However air pollution is by no means solely a London issue, with Glasgow’s, Manchester’s and Birmingham’s air recorded at 60%, 50% and 40% respectively over the WHO’s recommendations for safe air. The UK as a whole is an average of 20% over the safe level of PM2.5. Outside the UK, Dublin’s air is 10% over the safe level.
Meanwhile, 59% of the UK population live in areas where nitrogen dioxide
pollution is above the legal limit set by the EU. As national and international bodies around the world focus on this issue, it is
essential that the construction industry keeps up with changing regulations and practices.
National campaign launched to combat air pollution in construction
Survey by Considerate Constructors Scheme reveals urgent need for greater awareness and understanding across the industry Produced in response to the survey findings, the Scheme’s ‘Spotlight on…air pollution’ campaign provides vital resources to enable the whole industry to tackle the far-reaching effects of poor air quality.
While 84% of survey respondents acknowledge there is an issue with air pollution in the construction industry, nearly two thirds (64%) feel the industry is not doing enough to tackle this issue. The survey, which involved over 600 respondents from across the UK and Irish
construction industries, also revealed:
- 91% said air pollution is a nationwide issue.
- 88% said the importance of minimising air pollution is being communicated to the workforce on their site. 62% said their site has appropriate measures in place to address air pollution.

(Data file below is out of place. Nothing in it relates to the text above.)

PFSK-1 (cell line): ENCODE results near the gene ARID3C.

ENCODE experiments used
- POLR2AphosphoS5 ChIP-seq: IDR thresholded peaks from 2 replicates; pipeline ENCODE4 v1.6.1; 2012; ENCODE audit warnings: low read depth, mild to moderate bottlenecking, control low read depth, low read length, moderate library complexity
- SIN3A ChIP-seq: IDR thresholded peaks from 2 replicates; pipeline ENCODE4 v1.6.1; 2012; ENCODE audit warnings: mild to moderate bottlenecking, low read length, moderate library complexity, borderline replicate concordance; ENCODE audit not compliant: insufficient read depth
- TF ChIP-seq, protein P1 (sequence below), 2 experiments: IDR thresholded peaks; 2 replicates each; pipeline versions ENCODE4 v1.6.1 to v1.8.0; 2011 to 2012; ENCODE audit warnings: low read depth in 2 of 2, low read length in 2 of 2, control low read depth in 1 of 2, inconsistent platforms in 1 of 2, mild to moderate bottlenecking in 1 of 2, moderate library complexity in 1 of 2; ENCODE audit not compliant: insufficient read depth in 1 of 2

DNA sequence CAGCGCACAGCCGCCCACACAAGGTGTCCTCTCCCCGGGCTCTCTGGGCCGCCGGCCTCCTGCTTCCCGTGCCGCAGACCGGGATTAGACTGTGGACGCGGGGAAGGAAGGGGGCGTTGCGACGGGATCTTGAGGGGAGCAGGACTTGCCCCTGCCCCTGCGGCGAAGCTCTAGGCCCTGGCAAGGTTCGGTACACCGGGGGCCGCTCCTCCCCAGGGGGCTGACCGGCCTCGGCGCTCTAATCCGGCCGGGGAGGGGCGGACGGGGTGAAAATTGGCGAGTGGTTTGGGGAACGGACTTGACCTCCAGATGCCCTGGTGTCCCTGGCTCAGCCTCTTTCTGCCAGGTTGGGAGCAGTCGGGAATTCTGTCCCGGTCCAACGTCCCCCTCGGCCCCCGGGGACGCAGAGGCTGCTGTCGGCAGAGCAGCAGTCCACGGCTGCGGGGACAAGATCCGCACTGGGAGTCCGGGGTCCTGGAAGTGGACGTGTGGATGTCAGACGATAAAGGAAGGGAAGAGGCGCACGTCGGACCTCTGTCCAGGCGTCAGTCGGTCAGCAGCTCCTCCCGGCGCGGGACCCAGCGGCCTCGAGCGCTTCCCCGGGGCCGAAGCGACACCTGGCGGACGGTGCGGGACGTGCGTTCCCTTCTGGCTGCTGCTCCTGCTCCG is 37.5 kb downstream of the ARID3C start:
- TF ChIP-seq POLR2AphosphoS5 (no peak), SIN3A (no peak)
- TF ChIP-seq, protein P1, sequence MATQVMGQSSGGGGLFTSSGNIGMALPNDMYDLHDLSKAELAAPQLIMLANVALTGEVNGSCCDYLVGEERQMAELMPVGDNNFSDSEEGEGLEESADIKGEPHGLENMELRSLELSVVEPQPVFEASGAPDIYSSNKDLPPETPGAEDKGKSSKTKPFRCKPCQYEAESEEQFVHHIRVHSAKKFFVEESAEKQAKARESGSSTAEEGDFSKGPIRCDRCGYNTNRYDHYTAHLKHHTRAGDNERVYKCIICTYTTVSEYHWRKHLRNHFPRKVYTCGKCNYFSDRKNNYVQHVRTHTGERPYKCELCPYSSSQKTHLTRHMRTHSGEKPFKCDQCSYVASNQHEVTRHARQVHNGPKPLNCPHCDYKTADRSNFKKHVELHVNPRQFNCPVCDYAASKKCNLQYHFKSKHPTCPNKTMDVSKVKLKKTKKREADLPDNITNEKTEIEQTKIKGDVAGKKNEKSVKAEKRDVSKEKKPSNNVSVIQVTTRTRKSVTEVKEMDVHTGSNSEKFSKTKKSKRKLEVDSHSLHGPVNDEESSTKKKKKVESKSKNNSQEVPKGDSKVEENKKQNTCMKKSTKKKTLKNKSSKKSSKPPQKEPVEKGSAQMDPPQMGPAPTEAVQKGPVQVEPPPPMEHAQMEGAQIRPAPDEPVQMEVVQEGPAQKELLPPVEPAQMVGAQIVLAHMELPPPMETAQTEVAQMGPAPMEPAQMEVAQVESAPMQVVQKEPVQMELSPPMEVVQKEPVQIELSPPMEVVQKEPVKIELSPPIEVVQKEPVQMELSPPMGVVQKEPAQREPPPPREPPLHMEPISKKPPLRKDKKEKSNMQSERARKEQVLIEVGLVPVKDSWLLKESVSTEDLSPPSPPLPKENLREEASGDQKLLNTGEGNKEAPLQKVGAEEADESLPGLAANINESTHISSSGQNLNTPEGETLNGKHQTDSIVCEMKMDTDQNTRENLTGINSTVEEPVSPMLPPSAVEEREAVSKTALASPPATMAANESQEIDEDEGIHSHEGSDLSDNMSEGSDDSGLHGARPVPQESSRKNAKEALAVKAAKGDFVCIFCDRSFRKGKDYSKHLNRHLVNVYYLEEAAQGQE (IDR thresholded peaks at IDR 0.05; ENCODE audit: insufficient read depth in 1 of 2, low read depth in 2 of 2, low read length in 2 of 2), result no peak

- 56% have a good or detailed understanding of air pollution.
- 39% have an average understanding of the regulations surrounding air pollution.
The national ‘Spotlight on…air pollution’ campaign has been launched by the Considerate Constructors Scheme to help raise awareness and understanding of how the construction industry can address the issue of air pollution from their activities in and around construction sites. While some of the survey results were encouraging, there are clearly areas for improvement and the need for the industry to work together to help reduce air pollution.
Hosted on the Scheme’s Best Practice Hub Spotlight on…air pollution’ provides a variety of practical steps, case studies, resources and regulatory information to help the industry address this issue in the short, medium and long term. The Scheme, which makes around 18,000 monitoring visits to construction sites, companies and suppliers every year, is in the prime position to help raise awareness and understanding of this issue throughout the UK and Irish construction industries.